Secret budget, provisional federation

In an article published in the newspaper O Estado de São Paulo, Everardo Maciel, president of the ETCO Advisory Board, talks about Brazilian federalism that contrasts with the discourse of a federative pact that does not exist.

Everardo Maciel, chairman of the ETCO Advisory Board
09/08/2022

The history of Brazil, as it is known, is marked by fantasies and omissions, such as the “Ipiranga cry”, the silence about the decisive role of Empress Leopoldina in independence and the libertarian movements of 1817 and 1824, the military coup euphemistically called “proclamation” of the Republic, the mythology surrounding Tiradentes, whose profile was produced in the likeness of Christ as portrayed by Renaissance painters, etc.

We also have a taste for the unfinished. Decree nº 1 of the Republic, signed by Marshal Deodoro da Fonseca, “head” of the provisional government, provisionally “proclaims” the Republic and the Federation, which, in my opinion, remain provisional. the art. 2 of Constitutional Amendment nº 32, of 2001, allowed the existence of permanent provisional measures, without even bothering dictionaries.

Raised on several occasions in the imperial period, the Federation of 1889 was an unfinished copy of what existed in the United States, in absolutely different circumstances: there, ascendant and contractual; here, descending and normative. It was yet another manifestation of our deep-rooted mutt complex, which uncritically worships ideas gestated abroad.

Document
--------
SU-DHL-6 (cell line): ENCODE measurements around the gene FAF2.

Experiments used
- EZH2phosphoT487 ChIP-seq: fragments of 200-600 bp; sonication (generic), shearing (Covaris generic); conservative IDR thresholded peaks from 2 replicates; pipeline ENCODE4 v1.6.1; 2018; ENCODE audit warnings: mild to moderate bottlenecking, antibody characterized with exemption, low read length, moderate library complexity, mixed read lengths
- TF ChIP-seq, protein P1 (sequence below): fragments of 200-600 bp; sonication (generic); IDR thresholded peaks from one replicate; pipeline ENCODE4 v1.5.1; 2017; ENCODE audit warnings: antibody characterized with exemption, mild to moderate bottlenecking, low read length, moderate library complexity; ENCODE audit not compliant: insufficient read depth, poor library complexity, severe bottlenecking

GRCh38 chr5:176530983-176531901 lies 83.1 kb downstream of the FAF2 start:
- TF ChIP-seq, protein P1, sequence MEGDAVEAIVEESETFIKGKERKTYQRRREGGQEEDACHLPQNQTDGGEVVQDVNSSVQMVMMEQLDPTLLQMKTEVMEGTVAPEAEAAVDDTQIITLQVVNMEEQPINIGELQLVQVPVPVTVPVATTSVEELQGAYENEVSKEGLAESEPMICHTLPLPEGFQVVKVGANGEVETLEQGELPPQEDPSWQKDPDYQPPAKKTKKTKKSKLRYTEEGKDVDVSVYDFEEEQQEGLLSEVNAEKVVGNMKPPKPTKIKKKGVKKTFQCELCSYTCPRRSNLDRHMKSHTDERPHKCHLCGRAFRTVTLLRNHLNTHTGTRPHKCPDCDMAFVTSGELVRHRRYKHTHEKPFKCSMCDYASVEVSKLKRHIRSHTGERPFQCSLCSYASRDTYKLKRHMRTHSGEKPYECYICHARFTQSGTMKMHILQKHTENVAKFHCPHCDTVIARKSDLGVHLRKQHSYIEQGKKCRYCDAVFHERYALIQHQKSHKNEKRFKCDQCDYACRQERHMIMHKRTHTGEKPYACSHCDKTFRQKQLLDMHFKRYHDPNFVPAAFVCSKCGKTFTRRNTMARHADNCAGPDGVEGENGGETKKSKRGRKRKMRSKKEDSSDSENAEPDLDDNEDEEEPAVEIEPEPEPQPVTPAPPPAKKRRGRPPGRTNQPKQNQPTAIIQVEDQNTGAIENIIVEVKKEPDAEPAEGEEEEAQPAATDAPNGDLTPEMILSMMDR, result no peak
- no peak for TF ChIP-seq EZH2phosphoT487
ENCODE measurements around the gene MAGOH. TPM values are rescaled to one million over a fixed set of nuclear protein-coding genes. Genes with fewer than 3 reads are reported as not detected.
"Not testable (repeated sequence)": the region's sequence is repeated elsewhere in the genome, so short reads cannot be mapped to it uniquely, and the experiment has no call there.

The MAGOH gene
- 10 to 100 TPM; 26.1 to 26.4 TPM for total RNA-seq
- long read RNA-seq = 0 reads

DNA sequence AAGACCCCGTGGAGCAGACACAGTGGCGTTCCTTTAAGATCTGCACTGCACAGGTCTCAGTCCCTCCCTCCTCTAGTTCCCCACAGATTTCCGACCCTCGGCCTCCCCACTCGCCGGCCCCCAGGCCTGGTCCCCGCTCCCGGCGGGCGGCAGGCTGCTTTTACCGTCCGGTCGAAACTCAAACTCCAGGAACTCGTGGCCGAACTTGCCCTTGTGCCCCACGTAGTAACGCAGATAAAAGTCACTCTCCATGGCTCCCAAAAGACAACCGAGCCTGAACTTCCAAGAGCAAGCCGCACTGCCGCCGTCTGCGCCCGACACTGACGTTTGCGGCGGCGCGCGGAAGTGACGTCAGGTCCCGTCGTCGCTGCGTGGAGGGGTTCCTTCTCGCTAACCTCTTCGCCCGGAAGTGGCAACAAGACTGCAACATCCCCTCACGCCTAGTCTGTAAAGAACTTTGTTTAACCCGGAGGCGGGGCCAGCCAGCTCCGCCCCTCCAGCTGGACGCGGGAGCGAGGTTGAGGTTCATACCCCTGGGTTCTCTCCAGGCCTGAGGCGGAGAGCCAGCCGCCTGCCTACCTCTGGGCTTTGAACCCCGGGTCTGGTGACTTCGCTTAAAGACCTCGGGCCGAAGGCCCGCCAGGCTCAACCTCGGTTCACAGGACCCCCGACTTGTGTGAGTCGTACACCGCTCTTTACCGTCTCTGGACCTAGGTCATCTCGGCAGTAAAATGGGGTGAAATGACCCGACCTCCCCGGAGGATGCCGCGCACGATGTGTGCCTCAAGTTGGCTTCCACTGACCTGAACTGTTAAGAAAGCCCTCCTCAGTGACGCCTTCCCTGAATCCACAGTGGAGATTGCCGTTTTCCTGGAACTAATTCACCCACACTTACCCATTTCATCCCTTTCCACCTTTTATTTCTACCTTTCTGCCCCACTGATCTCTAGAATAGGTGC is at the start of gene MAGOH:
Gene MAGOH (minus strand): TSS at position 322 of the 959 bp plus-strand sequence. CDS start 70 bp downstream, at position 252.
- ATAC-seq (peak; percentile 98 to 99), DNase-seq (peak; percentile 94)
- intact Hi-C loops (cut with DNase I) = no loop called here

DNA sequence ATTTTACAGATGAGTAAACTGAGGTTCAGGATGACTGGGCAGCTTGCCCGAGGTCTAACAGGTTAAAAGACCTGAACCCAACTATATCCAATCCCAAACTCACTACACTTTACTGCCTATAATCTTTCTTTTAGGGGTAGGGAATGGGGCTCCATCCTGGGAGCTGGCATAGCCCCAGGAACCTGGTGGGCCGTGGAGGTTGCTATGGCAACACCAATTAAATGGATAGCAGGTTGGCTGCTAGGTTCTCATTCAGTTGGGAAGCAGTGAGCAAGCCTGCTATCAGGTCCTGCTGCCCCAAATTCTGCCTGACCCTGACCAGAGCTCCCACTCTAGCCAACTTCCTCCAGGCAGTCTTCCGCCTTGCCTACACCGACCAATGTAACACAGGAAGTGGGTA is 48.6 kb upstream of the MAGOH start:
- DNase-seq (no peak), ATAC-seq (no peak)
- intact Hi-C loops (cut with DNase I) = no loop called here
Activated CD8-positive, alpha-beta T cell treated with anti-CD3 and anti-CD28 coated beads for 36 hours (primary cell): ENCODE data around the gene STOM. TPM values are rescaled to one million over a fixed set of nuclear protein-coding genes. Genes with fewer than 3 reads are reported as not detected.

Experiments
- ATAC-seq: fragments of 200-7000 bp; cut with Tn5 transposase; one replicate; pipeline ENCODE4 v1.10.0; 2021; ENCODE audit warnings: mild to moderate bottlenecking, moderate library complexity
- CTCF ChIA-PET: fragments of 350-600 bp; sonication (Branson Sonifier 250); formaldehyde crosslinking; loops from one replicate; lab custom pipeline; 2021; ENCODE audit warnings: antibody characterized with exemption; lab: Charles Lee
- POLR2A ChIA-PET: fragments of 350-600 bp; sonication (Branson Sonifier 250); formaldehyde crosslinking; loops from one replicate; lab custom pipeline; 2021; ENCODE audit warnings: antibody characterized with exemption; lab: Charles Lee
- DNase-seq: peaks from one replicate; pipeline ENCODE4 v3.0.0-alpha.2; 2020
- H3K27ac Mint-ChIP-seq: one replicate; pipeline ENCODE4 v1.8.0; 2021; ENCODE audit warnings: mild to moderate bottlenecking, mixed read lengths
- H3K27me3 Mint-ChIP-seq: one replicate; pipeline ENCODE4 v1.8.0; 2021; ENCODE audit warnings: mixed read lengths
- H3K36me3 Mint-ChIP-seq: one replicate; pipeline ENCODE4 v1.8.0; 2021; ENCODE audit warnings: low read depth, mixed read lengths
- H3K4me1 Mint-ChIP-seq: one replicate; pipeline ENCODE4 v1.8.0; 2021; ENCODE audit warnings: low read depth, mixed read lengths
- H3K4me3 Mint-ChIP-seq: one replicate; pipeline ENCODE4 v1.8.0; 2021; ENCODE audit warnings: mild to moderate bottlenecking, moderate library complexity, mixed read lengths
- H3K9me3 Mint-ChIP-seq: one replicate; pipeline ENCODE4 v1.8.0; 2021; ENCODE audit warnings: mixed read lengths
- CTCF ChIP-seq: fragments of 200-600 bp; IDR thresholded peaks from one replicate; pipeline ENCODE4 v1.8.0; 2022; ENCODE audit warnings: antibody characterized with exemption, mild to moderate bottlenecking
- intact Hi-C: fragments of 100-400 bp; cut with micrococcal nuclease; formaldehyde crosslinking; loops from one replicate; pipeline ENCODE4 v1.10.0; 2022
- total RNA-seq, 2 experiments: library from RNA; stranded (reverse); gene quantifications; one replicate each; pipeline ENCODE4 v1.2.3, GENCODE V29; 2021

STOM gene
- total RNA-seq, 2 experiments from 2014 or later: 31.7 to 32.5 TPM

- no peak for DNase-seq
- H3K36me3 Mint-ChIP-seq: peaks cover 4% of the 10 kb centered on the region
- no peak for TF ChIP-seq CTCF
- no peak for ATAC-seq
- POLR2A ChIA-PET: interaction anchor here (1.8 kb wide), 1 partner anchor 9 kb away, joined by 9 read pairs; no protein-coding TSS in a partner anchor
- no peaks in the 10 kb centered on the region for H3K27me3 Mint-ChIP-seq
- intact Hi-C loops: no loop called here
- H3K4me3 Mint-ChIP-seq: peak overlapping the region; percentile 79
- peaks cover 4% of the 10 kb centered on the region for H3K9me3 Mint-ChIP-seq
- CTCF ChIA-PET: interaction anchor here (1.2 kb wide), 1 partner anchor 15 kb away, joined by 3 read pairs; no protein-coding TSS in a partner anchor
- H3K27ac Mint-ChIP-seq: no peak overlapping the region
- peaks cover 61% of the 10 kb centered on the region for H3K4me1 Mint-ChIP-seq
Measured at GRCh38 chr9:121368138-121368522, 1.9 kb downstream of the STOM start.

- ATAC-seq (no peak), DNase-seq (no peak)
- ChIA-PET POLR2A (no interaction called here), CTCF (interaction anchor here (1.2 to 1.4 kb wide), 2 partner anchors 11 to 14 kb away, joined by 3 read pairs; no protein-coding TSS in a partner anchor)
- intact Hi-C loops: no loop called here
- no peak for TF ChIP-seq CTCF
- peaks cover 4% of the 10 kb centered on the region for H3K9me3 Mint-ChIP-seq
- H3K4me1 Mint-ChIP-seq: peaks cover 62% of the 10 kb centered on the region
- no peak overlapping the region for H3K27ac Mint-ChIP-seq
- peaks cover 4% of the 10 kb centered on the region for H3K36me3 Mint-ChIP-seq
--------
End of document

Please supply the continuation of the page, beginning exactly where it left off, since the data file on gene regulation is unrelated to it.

Since then, we have experienced a broken federalism, contrasting with the discourse of a federative pact that never existed.

Cooperative federalism, provided for in art. 23 of the Constitution, has been awaiting discipline since 1988. And nobody cares about that.

The Constitution says that ICMS is a selective tax, based on essentiality. A complementary law recognized, albeit belatedly, that fuels and lubricants are essential products and, therefore, cannot have a higher rate than the modal rate. Nobody questions the essentiality of those products. It is postulated, however, compensation to the States for a “loss” imposed by the Constitution.

Since the 1965 tax reform, the constitutionalization of income sharing has been added to the tax competence of the federative entities, under the pretext of confronting flagrant inter-regional inequalities. This objective, however, was never achieved, even because the sharing criteria are not consistent with it.

This federative disorder was aggravated by the “parliamentary amendments”, which, at first, were not very expressive in fiscal terms. Afterwards, they grew significantly and assumed an imposing character. It culminated in the secret budget monster. They are the ostensible face of the waste of public money, of unvirtuous political co-optation and, not infrequently, of corruption.

RELATED